, so about 15 years after the craze hit the USA. It took a while to catch on, but during the 1980s
-based companies started selling dune buggy bodies and kits. It was presented as the cheapest car you can build, and "it is already painted.
Go wide with pride! The wheels of any car have huge importance. To obtain a nostalgic look on your buggy, a safe bet is to go wide with pride. Wide up front and very wide in the rear. It will give the buggy attitude and acceptance.
Obviously those tires have to be mounted on something. A very good, and extremely classic look that we today view as nostalgic is actually all of the below brands and styles. A five-spoke wheel like the classic Cragar S/S
or American Racing Torq Thrust II
is never a bad idea.
When the buggy craze hit, it hit hard. Wherever there was money to be made, it was being made. Commercials, TV appearances, and like here - promotion for fancy fashion. Notice the Cragar S/S
Available on the market since 1965
, the original American Racing Torq Thrust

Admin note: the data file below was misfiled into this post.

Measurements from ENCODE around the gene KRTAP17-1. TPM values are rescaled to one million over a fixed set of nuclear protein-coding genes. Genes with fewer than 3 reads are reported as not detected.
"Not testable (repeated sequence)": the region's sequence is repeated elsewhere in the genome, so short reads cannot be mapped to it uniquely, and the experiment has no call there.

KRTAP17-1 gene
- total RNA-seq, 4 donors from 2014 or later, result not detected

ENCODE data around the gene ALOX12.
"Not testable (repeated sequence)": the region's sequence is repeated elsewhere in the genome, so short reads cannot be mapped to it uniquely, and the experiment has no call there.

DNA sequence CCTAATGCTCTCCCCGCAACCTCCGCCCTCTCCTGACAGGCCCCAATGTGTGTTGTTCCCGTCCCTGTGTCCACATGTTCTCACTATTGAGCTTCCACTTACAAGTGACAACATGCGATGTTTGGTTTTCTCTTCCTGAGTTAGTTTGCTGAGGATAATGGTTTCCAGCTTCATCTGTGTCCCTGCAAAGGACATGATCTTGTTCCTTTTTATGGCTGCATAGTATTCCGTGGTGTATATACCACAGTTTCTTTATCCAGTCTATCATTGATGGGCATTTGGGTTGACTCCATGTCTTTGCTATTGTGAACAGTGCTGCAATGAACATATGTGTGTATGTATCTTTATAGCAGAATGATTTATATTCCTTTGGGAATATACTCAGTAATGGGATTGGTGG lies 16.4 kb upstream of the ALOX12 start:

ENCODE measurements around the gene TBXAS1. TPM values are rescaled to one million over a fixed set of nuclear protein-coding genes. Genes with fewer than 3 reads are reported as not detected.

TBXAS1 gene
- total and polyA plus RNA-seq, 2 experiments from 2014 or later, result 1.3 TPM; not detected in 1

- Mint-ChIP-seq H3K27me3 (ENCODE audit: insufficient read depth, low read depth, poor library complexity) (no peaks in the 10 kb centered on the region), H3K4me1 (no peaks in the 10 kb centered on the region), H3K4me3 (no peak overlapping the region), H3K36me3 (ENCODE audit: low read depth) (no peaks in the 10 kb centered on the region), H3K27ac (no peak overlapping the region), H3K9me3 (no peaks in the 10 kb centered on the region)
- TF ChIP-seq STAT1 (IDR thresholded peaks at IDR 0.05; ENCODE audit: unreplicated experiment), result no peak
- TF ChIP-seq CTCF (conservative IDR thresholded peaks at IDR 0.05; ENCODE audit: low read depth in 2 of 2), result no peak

“D” model originally targeted Corvettes with disc brakes and was only available in 15x6 and 15x7 sizes. The modern version, which still is available today, was released in the the 1980s
, and it has more sizes to offer. The wheel is available in gray
, and chrome
Attitude comes first, practicality last. Here are two different styles of steering wheels that both look good. While a deep dish small wheel with chrome spokes is nothing but cool, the wooden steering wheel gives it a little more sporty look and feel. They are so easy to change, so why not buy both and change when it feels right?
A buggy usually has a sparkly paint job, often thanks to the flake gel coat from the factory. So, if you have a killer set of fat wheels all chromed out – it makes sense to chrome everything else as well. Right?
There are many styles to choose between when it comes to exhaust. Chromed or not, one pipe or four? Changing an exhaust on a VW is easy as a breeze and you’ll have it done within the hour. Have fun with it. What looks good on YOUR buggy?
Guides, Reviews & Recommendations